Leasing, in which a person rents rather than buys a product from a company, has been heralded as a new circular ownership model with the potential to extend products’ useful lifetime, improve resource efficiency, reduce virgin resource intake, and reduce value and material losses to the economy.
That all sounds great for the environment and the economy, but what about the costs of setting up and maintaining a model of sales that requires complex contract and production coordination, maintenance costs, and recovery methods? What benefit does leasing rather than selling products bring to a business? And is renting rather than owning something that customers want?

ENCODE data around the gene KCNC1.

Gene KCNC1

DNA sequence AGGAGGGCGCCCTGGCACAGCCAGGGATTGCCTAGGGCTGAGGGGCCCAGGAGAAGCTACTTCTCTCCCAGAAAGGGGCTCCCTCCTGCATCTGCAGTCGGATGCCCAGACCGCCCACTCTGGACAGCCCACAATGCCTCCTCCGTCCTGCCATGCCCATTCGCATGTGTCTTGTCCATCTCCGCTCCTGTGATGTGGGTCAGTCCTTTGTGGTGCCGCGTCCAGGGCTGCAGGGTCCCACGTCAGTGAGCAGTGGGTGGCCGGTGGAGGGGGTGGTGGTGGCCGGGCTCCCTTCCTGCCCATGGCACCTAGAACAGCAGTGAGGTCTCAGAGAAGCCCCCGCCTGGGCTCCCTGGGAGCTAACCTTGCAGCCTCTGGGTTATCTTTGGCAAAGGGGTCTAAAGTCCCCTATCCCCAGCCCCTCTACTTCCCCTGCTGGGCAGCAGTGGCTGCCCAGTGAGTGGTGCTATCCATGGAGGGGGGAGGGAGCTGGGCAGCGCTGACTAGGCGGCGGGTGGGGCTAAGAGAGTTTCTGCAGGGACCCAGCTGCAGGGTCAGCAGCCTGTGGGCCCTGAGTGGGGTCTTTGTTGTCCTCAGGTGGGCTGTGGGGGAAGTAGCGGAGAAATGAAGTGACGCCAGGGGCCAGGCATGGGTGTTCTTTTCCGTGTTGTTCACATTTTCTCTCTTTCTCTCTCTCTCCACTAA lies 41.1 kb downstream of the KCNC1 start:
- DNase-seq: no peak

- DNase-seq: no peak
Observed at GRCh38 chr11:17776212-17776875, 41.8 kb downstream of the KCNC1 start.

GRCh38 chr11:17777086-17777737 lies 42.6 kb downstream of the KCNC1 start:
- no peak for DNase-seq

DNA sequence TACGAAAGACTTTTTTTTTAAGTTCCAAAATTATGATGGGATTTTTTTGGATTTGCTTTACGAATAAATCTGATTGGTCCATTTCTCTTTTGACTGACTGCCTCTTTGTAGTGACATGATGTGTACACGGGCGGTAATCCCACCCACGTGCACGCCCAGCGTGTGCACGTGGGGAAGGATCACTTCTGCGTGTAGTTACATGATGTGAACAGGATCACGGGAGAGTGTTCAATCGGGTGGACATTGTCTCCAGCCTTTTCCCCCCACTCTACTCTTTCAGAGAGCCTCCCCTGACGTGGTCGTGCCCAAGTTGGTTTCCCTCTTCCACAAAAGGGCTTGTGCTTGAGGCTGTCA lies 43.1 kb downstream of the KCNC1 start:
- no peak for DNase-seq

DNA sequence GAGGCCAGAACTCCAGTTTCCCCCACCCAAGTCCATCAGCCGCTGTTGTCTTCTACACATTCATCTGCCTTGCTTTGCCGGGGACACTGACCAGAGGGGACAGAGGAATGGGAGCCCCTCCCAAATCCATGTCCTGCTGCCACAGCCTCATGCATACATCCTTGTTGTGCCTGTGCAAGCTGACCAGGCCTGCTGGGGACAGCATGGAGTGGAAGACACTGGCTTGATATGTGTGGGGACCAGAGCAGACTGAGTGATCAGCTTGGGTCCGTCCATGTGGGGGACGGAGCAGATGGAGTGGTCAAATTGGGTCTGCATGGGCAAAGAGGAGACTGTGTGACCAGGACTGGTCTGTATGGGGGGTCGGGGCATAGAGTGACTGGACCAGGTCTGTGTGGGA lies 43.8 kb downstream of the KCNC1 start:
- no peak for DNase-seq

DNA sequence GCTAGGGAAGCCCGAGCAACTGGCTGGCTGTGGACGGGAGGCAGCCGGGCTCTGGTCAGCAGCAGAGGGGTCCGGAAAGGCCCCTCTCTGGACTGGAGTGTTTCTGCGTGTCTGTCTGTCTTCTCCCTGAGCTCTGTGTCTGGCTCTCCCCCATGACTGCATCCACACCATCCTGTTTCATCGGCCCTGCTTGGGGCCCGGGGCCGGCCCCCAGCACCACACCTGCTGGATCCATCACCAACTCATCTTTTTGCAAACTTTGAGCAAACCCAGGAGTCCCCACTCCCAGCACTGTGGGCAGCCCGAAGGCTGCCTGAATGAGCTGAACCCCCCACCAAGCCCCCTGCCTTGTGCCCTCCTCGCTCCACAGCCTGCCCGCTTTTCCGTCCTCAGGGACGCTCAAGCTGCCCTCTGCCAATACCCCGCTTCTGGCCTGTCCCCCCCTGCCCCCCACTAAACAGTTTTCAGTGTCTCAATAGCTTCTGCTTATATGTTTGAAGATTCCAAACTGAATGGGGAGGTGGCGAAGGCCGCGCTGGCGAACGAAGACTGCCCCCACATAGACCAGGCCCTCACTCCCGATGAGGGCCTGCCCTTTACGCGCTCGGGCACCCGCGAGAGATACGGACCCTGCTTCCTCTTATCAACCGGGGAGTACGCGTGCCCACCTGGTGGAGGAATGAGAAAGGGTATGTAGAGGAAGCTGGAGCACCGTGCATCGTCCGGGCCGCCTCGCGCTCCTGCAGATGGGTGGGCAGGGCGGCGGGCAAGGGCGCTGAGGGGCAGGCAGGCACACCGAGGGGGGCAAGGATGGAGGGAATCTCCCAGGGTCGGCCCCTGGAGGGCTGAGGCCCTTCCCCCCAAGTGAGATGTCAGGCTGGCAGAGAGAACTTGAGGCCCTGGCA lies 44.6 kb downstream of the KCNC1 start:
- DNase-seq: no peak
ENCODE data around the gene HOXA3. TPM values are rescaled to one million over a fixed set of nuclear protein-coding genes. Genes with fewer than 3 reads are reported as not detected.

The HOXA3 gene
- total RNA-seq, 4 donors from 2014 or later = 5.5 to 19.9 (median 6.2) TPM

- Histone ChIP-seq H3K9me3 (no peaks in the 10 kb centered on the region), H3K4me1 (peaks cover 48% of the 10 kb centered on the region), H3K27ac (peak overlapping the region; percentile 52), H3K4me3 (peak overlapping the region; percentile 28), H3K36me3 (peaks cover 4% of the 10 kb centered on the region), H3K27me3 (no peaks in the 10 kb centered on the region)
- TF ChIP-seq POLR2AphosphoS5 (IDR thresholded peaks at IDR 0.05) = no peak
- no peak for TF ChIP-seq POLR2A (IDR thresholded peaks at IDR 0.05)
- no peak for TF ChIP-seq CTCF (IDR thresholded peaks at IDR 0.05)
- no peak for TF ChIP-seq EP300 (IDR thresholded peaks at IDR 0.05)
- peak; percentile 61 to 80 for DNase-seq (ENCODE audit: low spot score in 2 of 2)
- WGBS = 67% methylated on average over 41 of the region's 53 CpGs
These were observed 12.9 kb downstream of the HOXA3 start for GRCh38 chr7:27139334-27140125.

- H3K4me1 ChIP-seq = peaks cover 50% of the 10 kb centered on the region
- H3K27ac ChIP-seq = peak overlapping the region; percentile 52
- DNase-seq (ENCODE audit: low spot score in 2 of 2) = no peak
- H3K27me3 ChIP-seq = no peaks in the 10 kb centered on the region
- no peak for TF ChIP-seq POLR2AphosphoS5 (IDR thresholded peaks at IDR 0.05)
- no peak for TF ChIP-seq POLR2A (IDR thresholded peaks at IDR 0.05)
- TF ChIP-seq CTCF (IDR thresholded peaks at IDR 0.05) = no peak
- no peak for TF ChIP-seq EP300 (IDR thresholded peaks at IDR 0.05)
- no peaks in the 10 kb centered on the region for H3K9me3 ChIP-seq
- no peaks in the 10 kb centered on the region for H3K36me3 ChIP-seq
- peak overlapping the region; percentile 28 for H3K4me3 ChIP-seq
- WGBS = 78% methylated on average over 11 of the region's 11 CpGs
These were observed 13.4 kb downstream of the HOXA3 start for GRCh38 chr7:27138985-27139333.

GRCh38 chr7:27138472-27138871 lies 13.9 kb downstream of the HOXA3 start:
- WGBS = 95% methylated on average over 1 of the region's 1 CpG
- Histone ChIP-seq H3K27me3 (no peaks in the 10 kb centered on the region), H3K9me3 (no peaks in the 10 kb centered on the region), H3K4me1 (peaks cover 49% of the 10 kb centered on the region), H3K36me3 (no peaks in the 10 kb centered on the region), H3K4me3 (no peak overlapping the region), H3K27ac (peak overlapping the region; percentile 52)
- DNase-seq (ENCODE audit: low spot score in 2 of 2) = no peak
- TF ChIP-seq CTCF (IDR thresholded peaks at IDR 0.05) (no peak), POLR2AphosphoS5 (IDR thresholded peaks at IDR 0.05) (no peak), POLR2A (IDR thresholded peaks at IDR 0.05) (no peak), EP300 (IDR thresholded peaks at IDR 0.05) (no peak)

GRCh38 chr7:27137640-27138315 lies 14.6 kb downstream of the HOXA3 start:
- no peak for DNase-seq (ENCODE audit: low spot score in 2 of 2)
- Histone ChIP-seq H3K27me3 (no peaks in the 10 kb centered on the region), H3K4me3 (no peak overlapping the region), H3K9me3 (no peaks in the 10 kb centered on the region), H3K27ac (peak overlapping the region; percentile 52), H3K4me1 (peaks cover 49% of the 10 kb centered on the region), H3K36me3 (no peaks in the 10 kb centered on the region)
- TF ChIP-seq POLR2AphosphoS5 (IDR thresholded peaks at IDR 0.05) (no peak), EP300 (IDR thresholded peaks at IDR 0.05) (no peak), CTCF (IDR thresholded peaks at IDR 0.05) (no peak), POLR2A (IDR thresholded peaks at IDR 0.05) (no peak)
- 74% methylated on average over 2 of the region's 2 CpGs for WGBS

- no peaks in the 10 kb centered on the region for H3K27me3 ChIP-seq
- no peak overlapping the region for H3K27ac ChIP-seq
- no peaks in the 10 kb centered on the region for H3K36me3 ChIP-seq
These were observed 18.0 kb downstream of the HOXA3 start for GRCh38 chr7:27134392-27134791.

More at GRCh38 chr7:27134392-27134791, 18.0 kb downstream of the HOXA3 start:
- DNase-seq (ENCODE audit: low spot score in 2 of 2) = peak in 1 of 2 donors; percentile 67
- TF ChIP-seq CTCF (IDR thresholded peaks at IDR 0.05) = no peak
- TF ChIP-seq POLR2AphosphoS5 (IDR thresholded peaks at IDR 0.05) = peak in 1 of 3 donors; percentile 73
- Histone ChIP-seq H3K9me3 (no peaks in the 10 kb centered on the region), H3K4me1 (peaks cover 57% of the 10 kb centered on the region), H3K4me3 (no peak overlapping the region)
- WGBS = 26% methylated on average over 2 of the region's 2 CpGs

Continue reading “Shifting to a leasing ownership model: the benefits to buyer and supplier”
Using waste as a resource, rather than disposing of it as waste, is what makes a circular economy circular. It takes the two ends of a linear product lifecycle – namely resource sourcing at the start and product disposal at the end – and links them together into a closed loop, where the materials contained in end-of-life products are extracted and used as resource inputs to make new products.
Continue reading “3 Examples of Using Waste as a Resource”
‘Waste-as-a-resource’ is one of the key principles of the circular economy. It encourages us not to see waste as valueless rubbish that we must get rid of, but rather to treat it as a valuable resource with the potential to generate economic gain when used to create new products.
Continue reading “Waste isn’t waste, it’s a resource”